You know how sometimes a kind of dumb TV show just hooks you anyway? And you sit there goggling at it week after week thinking simultaneously, “Shit, this is dumb” and “OMG, what’s going to happen next?” When people talk about TV at work, you make sure to bring up something artsy with impeccable cred, because you’d be mortified if they realized you turn the phone off and make popcorn for How to Get Away with Murder?
Dude, it’s sooooooooo stupid.
Why do I love it so much?
Look, I saw it coming from a mile off. Three thousand miles, actually: I was giving some poetry readings in New York and yeah, maybe you’re a badass hipster who Ubers their way around New York, but I’ve already disclosed that I am a dork so, hey, I take actual taxis. Uber bugs me. Even more than New York cabs. Well, anyway, they have those OMG Shut Up little TVs in the back that play those relentless repeating loops of entertainment microprogramming, as if you’re not absorbing enough advertising while you’re stuck in a Times Square parking lot traffic jam because your friend lives uptown but your reading’s at the New School. And this was a big ad-loop for ABC programming for the new fall season that was about to start. I remember there was something about a guy who couldn’t die, what was that thing called? Forever? I actually thought it looked promising; it was quirky and seemed potentially intelligent. More so, anyway, than the other show they were mega-plugging, which was a Shonda Rhimes melodrama-necklace crafted to show off the multifaceted sparkly jewel that is Viola Davis. She played Annalise Keating, a dirty-as-hell professor who taught criminal defense law in Philly. I could already tell the premise was flat-out absurd and I could already tell I was going to watch it when it aired, too. Seduced by a taxi-telly. Awesomeballs. Kudos, ABC: Ya got me.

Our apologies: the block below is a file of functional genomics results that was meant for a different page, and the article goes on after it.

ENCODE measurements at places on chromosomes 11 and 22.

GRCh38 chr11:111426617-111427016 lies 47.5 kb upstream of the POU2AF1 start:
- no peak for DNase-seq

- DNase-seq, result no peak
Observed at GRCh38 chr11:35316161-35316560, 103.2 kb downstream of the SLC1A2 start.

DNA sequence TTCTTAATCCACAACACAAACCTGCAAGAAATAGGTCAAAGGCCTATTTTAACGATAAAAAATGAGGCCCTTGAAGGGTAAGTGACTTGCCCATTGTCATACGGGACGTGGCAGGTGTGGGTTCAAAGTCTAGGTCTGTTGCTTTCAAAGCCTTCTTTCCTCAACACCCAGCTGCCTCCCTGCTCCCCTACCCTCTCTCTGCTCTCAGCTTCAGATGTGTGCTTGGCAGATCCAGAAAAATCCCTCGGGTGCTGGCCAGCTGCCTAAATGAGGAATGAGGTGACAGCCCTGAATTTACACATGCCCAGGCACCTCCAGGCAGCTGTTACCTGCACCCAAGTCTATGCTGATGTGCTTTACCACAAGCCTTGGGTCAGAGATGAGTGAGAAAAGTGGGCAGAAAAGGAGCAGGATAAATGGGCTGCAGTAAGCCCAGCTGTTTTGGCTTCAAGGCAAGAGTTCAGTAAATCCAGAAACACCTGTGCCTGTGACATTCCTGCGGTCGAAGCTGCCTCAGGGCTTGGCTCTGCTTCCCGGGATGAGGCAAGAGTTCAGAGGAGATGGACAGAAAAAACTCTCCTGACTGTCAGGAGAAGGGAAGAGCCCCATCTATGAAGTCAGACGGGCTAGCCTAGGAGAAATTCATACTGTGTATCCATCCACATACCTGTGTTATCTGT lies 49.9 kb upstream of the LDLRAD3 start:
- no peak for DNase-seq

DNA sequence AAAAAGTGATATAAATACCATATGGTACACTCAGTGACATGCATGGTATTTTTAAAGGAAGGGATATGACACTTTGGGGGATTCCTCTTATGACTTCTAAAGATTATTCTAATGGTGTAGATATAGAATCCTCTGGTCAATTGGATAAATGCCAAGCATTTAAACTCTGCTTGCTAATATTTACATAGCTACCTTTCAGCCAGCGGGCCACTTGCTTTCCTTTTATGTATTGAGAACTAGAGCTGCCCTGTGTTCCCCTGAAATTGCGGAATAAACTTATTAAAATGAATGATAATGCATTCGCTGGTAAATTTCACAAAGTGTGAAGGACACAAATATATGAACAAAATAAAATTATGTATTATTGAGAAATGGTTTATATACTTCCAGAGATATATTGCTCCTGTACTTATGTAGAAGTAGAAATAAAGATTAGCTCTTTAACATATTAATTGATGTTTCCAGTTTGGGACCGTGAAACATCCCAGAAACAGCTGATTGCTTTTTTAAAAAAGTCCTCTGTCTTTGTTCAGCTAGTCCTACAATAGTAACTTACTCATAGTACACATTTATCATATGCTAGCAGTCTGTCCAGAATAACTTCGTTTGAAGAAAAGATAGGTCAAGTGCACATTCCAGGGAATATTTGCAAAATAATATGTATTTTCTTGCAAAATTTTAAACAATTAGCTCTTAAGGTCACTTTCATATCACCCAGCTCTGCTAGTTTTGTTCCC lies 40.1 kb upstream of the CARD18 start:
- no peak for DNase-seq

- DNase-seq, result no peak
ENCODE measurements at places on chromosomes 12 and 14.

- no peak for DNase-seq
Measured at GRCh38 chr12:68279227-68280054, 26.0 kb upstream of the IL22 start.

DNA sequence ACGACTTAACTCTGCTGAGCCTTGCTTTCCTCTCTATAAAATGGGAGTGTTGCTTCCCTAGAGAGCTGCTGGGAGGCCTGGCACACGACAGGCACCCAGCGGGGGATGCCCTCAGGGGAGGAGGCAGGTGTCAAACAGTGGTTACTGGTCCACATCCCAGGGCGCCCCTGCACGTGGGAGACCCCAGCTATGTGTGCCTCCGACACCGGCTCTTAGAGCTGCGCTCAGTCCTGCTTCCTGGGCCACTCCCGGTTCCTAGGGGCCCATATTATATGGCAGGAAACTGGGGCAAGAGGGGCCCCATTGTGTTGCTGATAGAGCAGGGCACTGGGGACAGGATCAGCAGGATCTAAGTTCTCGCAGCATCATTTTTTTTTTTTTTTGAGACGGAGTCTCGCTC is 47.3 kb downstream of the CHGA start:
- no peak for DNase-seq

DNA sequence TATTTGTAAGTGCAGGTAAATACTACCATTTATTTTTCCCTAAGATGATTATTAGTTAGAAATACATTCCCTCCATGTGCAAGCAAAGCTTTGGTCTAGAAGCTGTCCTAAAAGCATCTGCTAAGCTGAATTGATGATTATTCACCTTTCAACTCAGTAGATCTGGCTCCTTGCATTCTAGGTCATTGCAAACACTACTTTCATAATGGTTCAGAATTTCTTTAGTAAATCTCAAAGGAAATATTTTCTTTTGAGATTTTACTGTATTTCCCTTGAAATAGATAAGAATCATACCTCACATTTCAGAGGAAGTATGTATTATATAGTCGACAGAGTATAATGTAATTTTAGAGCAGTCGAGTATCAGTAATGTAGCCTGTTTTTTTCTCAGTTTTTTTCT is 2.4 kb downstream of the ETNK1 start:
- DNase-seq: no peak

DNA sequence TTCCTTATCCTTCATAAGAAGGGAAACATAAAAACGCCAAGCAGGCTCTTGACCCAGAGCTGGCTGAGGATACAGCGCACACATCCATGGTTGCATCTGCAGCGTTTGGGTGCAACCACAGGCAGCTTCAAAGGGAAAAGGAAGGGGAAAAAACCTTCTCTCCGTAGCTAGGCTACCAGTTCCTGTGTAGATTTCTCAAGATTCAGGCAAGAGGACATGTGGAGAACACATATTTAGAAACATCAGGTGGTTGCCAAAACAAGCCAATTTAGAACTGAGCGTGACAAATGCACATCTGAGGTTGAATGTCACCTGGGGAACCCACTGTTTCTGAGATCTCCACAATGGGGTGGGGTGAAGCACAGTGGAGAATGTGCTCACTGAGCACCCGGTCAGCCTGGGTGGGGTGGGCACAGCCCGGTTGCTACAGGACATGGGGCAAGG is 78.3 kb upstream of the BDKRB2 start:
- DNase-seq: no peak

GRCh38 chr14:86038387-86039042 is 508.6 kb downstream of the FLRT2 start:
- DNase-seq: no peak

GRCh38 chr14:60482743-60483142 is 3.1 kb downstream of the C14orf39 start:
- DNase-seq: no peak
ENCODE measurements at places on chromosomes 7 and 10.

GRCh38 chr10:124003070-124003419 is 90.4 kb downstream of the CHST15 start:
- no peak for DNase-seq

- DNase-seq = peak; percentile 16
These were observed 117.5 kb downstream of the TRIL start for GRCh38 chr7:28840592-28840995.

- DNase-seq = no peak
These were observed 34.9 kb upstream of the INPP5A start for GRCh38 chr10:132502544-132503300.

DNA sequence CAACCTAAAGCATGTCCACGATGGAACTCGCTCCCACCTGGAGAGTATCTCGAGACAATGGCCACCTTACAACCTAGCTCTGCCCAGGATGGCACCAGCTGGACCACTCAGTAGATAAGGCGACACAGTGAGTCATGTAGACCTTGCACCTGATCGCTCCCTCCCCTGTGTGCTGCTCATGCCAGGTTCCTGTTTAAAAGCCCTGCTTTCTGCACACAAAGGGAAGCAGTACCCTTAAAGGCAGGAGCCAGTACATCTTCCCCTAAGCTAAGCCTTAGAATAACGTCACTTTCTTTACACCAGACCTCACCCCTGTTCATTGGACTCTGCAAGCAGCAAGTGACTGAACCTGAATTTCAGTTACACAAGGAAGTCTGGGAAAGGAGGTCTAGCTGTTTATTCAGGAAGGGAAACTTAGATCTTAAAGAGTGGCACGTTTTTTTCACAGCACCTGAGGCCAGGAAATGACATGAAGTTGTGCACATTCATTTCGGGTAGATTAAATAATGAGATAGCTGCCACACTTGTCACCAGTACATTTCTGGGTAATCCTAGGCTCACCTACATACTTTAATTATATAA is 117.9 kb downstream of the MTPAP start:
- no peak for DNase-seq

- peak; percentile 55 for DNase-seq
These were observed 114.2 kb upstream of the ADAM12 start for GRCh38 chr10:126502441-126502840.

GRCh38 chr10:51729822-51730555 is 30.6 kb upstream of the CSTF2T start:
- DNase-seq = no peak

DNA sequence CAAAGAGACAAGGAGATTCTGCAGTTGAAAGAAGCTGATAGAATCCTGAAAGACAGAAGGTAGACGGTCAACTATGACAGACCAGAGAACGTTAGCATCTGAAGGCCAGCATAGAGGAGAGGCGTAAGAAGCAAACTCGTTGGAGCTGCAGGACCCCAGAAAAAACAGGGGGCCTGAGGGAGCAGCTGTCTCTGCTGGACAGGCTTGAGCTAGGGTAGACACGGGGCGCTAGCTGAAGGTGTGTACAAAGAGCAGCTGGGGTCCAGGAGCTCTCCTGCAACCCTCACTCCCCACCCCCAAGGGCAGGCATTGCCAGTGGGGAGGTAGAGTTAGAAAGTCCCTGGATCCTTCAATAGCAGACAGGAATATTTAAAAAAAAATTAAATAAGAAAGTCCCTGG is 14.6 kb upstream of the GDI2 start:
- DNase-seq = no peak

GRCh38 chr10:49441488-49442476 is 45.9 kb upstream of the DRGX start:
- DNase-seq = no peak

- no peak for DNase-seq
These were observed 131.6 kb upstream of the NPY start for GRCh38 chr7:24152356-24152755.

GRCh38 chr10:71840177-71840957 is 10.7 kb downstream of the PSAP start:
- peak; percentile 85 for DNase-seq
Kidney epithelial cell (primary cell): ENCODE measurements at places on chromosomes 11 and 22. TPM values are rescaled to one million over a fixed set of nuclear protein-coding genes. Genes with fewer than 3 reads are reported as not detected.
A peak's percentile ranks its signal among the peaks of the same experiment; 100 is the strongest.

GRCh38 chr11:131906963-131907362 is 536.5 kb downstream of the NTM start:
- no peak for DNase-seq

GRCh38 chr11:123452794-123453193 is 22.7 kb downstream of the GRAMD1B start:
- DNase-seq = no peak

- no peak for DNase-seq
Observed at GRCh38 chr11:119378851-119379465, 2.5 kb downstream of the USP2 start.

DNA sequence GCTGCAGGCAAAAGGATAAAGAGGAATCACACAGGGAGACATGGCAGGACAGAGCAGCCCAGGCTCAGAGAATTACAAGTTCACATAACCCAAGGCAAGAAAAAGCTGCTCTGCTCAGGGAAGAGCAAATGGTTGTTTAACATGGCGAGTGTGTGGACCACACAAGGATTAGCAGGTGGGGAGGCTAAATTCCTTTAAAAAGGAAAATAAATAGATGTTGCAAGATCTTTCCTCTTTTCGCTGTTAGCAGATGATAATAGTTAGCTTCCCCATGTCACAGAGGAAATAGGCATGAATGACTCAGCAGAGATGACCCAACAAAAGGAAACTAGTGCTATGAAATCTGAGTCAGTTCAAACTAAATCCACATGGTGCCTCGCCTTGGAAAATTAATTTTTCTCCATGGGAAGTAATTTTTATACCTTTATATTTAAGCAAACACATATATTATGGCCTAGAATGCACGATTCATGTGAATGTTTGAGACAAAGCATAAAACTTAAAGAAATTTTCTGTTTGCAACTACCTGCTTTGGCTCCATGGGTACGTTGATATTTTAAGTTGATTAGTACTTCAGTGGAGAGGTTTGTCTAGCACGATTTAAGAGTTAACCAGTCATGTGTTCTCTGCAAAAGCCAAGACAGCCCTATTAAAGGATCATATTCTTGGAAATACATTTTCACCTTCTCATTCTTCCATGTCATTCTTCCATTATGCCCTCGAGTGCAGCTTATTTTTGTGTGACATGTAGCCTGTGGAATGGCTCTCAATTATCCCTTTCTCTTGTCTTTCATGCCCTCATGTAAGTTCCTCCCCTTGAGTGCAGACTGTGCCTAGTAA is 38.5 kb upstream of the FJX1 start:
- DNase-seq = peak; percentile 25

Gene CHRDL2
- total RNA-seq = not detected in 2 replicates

Remember in the 1980s, when music pundits declared that Madonna was a fluke flash in the pan and Cyndi Lauper would reign immortal? They had a point, dudes. One of those women was psychotically talented, with a four-octave range and a quirky-awesome songwriting style, and one was a zeitgeisty marketing machine who could dance.